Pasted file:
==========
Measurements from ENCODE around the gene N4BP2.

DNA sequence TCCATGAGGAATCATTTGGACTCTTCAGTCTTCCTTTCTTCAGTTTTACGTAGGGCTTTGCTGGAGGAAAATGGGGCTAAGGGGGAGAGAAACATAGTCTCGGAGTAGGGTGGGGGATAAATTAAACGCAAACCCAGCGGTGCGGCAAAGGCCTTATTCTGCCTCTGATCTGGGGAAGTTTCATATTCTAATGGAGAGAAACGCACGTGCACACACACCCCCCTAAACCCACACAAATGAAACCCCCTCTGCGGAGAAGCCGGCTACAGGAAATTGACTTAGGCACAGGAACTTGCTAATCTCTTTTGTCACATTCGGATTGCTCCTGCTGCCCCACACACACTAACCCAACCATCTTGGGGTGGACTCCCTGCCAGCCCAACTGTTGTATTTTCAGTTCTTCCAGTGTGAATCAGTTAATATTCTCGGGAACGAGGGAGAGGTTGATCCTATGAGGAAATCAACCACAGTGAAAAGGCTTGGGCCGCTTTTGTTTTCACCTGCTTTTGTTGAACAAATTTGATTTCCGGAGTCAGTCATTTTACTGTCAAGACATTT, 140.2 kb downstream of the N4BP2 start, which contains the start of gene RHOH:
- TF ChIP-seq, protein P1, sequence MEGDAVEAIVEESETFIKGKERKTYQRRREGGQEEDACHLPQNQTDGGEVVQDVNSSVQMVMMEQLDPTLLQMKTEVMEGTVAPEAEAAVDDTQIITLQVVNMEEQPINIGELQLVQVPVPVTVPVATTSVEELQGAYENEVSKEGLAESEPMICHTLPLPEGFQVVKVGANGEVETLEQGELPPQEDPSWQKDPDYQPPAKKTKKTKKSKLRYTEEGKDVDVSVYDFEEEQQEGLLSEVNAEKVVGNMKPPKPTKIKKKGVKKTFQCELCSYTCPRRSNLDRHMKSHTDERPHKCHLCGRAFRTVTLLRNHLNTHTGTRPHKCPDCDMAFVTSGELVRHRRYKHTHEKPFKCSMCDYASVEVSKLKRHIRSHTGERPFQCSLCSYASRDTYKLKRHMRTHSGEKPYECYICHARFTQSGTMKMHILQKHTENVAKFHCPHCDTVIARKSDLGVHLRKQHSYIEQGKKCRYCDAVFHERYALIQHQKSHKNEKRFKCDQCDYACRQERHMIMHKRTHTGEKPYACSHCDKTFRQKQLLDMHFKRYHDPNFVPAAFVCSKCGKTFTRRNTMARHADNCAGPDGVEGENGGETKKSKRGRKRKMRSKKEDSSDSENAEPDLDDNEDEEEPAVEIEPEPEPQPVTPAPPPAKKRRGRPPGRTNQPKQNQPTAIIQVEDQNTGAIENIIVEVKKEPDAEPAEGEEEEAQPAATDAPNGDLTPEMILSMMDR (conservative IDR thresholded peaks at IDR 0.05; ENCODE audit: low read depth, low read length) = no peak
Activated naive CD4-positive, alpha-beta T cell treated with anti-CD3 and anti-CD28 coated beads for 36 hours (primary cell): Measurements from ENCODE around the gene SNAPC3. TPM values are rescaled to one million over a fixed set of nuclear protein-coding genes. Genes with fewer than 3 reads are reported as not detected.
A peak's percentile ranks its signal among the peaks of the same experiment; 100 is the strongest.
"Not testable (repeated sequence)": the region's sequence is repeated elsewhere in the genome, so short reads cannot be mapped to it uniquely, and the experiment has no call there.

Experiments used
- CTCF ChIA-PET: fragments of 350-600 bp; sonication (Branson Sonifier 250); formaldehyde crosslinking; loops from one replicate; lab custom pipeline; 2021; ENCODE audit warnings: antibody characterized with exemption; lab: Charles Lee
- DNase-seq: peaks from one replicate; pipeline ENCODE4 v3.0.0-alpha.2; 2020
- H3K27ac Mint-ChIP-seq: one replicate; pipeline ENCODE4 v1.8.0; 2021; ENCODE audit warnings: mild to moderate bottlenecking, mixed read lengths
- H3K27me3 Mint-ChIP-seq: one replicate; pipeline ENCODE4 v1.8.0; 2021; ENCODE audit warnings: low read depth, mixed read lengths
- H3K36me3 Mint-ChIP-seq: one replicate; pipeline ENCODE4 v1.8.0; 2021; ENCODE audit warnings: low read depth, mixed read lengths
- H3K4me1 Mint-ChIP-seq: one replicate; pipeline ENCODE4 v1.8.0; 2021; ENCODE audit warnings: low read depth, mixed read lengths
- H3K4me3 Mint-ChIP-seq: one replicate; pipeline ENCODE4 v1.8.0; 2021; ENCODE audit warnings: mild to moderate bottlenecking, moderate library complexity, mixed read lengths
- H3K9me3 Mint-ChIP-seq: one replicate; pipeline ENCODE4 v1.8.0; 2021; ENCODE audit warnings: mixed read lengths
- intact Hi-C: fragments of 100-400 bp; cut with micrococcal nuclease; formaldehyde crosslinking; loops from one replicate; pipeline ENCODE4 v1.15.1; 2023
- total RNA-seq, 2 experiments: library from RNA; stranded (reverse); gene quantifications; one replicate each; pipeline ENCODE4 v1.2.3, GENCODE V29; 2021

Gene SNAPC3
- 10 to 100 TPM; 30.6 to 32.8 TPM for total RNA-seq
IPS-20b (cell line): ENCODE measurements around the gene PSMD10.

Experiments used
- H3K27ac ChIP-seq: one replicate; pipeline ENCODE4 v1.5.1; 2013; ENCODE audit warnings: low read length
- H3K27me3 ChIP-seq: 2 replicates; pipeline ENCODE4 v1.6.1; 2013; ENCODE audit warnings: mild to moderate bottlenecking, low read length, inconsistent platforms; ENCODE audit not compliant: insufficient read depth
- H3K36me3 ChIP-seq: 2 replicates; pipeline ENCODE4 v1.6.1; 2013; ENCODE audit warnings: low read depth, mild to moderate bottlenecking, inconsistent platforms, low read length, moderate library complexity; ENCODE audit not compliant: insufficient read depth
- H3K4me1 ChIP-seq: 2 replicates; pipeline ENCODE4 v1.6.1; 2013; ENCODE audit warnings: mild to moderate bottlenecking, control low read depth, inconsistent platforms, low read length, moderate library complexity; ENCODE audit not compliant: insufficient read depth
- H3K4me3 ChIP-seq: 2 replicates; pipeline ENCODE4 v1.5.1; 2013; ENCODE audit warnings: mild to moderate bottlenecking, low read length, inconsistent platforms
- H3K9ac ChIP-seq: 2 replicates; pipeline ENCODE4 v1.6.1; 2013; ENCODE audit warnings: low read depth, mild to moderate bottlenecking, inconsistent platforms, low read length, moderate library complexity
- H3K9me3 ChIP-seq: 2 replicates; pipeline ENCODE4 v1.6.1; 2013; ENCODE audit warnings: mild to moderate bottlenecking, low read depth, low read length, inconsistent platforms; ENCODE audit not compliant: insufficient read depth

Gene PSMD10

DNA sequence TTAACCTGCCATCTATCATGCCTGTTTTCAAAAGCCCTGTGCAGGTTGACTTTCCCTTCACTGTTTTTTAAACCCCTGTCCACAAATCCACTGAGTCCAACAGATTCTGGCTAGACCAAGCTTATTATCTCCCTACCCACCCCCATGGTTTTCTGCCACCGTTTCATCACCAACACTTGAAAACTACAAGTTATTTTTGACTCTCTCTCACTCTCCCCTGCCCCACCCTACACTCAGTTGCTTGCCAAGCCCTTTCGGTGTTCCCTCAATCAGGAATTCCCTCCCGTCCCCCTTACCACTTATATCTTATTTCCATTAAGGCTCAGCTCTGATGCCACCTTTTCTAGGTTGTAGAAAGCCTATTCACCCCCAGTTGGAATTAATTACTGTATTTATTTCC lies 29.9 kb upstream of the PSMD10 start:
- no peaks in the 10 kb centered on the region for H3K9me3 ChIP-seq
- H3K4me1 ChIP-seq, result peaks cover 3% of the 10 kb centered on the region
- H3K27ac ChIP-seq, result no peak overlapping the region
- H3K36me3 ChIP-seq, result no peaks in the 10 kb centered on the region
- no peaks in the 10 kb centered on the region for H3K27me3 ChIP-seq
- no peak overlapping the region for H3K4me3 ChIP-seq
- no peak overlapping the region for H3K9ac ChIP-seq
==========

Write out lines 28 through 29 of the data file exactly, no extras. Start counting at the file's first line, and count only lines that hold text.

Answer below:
- H3K9me3 ChIP-seq: 2 replicates; pipeline ENCODE4 v1.6.1; 2013; ENCODE audit warnings: mild to moderate bottlenecking, low read depth, low read length, inconsistent platforms; ENCODE audit not compliant: insufficient read depth

Gene PSMD10